When we think of Apple, we think of a company that spends a big hunk of its profits on research and development as it develops the Next Big Thing. Well, perhaps not so much.
In a recent “MacLife” column, Rik Myslewski pointed out that Apple has about USS$117 billion in the bank, and its R&D budget for the previous fiscal quarter was 0.75% of that amount. In contrast, IBM had $11.2 billion in cash and spent 14.6% of that on research and development.
And a recent “CNET” column — see http://crave.cnet.co.uk/mobiles/apple-spends-more-on-patents-than-randd-after-jobs-patent-vow-50009420/ — points out that Apple now spends more money on patenting stuff “than it does on coming up with new ideas.”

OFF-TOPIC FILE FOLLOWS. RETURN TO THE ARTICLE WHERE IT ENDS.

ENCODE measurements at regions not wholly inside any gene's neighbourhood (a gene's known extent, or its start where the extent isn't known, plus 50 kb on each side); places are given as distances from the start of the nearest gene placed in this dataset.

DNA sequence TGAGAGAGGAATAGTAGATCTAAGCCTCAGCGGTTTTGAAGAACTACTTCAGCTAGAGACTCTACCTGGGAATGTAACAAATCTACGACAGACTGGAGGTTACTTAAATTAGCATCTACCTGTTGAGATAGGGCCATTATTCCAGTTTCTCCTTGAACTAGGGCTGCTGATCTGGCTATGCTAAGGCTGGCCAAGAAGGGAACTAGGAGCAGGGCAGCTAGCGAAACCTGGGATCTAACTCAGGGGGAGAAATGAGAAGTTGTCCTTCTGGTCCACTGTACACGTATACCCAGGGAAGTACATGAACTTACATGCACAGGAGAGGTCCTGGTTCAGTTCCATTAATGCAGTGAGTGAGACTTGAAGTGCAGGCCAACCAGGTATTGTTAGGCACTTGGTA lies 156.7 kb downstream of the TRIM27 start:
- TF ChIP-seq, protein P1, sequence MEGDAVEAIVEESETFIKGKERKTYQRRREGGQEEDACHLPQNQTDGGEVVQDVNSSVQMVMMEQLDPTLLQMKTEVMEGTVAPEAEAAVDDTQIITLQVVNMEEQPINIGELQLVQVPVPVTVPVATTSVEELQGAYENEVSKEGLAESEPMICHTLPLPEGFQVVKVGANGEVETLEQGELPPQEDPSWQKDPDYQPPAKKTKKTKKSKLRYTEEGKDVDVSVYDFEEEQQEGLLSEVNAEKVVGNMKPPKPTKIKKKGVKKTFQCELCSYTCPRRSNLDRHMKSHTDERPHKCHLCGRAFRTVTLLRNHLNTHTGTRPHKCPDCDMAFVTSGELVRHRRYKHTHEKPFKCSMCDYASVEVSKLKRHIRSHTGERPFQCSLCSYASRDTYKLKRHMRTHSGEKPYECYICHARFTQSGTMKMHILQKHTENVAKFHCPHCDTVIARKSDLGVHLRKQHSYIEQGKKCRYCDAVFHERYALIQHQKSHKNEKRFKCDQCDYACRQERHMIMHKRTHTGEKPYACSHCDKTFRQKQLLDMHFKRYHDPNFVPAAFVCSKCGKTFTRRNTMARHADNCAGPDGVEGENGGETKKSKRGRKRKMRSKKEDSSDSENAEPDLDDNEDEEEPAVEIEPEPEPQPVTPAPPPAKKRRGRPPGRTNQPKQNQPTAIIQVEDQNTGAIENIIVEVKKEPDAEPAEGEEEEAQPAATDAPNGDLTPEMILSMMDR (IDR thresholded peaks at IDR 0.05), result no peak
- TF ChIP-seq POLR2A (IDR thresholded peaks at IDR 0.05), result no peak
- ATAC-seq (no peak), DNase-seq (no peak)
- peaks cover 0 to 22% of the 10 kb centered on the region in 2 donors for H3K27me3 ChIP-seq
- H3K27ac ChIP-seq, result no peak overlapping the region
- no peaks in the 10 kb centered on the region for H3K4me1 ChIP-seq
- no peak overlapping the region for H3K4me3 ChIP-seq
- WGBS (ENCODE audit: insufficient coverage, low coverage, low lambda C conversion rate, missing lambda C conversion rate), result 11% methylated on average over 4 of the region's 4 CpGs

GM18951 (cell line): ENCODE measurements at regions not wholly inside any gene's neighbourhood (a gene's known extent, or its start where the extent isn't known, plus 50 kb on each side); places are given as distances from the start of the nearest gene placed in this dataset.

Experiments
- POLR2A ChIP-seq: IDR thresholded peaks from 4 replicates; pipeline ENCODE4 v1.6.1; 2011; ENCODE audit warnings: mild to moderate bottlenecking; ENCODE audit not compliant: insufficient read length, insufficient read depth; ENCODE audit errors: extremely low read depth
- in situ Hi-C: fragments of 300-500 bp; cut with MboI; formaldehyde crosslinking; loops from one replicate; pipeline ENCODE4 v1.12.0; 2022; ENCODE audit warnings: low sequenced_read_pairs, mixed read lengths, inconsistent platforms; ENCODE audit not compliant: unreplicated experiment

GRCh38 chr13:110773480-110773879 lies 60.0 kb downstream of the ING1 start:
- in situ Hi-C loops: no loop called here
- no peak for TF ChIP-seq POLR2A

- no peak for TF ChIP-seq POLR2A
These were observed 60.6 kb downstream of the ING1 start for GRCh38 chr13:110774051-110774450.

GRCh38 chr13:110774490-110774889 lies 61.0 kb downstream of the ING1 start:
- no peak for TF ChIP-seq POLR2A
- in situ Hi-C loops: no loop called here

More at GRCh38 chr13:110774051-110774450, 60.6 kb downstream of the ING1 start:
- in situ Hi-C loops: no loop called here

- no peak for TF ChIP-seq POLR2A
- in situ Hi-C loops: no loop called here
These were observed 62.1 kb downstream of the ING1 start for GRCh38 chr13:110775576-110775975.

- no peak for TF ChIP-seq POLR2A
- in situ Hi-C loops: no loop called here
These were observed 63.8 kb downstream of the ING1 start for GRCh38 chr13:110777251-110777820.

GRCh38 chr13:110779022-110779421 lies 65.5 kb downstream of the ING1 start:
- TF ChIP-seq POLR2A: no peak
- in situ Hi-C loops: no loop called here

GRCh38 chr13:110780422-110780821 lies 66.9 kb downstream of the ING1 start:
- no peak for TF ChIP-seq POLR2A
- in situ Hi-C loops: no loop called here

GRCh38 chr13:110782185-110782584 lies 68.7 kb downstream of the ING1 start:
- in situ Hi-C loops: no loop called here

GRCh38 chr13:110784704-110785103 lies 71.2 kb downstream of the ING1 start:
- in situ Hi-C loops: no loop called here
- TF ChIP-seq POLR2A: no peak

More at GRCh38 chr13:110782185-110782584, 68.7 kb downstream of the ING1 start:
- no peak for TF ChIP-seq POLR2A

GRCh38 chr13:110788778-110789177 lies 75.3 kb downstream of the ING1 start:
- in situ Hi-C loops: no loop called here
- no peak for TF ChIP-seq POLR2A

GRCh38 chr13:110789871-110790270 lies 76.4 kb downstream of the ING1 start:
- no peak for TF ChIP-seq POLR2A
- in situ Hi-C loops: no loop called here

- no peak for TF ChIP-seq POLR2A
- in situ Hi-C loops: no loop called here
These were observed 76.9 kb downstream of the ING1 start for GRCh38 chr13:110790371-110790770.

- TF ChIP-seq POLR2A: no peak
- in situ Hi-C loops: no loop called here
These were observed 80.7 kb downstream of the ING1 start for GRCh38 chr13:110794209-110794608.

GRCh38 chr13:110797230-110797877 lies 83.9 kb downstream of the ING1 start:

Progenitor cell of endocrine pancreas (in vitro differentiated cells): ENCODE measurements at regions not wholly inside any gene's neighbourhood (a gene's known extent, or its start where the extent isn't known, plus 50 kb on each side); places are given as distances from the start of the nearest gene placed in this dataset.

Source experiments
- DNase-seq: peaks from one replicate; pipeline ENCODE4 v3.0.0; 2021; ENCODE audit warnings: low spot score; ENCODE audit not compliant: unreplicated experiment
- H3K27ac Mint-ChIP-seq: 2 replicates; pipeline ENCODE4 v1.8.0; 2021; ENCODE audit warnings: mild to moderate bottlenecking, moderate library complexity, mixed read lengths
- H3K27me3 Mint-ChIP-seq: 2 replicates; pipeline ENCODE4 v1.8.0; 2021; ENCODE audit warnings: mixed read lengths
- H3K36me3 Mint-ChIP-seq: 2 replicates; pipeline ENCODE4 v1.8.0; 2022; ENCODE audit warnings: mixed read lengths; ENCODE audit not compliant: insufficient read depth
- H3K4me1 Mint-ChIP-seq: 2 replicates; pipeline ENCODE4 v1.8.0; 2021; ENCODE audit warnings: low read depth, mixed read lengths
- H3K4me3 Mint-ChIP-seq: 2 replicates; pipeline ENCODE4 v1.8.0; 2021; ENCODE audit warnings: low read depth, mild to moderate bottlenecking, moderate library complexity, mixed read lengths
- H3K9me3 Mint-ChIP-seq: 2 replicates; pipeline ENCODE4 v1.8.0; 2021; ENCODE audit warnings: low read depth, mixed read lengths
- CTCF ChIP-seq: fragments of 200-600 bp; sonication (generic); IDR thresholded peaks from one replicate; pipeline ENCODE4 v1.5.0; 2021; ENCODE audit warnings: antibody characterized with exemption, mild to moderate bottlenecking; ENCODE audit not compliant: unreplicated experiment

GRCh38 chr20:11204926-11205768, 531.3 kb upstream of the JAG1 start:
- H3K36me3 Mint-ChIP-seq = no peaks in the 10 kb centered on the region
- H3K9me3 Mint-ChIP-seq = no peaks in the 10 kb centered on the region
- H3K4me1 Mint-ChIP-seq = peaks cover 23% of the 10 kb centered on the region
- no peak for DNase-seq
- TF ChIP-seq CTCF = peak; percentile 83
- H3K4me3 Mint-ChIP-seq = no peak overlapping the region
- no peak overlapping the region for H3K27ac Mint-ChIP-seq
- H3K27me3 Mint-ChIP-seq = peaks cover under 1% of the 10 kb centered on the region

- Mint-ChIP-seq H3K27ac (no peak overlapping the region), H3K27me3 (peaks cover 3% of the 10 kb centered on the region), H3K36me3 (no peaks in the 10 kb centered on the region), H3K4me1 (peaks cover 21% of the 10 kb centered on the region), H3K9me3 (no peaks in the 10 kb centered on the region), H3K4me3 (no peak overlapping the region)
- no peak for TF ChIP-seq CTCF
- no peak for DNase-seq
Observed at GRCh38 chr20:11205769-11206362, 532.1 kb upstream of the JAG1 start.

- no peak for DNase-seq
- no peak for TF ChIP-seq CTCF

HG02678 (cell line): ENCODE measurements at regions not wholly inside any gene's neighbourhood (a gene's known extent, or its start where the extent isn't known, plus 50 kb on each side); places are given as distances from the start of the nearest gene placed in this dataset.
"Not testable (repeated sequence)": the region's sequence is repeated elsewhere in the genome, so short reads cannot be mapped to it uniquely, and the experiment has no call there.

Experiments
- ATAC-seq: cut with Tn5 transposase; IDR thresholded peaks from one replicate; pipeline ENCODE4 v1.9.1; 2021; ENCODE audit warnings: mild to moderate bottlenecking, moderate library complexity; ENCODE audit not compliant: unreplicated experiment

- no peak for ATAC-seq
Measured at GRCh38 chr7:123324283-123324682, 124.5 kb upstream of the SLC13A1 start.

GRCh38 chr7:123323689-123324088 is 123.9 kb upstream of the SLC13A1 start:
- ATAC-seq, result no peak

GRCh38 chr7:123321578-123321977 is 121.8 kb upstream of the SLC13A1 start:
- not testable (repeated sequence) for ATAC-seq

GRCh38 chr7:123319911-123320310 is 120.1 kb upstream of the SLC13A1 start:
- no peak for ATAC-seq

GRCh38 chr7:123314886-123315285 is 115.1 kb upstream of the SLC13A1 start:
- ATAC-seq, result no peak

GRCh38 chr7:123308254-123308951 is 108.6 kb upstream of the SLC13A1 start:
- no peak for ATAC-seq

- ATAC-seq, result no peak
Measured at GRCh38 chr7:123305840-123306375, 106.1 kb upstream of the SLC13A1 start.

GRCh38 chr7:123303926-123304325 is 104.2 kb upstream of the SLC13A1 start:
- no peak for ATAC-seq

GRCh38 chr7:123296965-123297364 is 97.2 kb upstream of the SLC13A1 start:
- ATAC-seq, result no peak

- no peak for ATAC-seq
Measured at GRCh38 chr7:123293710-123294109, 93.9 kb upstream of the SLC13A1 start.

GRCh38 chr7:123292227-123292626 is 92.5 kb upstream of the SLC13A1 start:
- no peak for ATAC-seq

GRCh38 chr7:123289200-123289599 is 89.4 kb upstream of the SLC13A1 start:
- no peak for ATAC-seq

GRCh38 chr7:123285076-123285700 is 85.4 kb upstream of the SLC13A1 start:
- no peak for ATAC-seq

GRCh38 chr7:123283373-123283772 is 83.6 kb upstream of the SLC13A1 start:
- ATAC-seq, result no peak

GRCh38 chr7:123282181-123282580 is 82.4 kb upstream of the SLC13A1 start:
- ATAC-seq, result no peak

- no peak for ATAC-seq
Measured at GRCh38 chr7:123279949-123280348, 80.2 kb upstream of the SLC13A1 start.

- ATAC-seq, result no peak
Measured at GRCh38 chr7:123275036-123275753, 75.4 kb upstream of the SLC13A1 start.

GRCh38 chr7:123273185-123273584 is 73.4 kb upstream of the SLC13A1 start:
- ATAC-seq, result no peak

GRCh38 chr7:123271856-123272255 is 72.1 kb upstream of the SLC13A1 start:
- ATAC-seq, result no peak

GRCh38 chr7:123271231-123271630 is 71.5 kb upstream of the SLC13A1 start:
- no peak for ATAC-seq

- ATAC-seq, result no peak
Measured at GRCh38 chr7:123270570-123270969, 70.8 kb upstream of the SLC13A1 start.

Admittedly, the whole patent situation is out of control and needs to be fixed (but that’s a column for another day), so Apple has to spend lots of moolah protecting its ideas. Still … what if Apple were to increase its R&D budget to 5% of its quarterly profits — in other words more than quadrupling its research and development outlay.
What could Apple come up with if it spend even more cash on innovative ideas?
Would iOS 6 Maps work better?
Would we see an Apple-developed iCar?
Would we see some truly ground-breaking Macs?
Would our iPhones levitate to us when we willed them to do so?
Maybe nothing would be that different. Still, if Apple accomplishes all the incredible things it does with 0.75% of its cash value, imagine if that figure were 2%. Or 5%. Or 10%.
— Dennis Sellers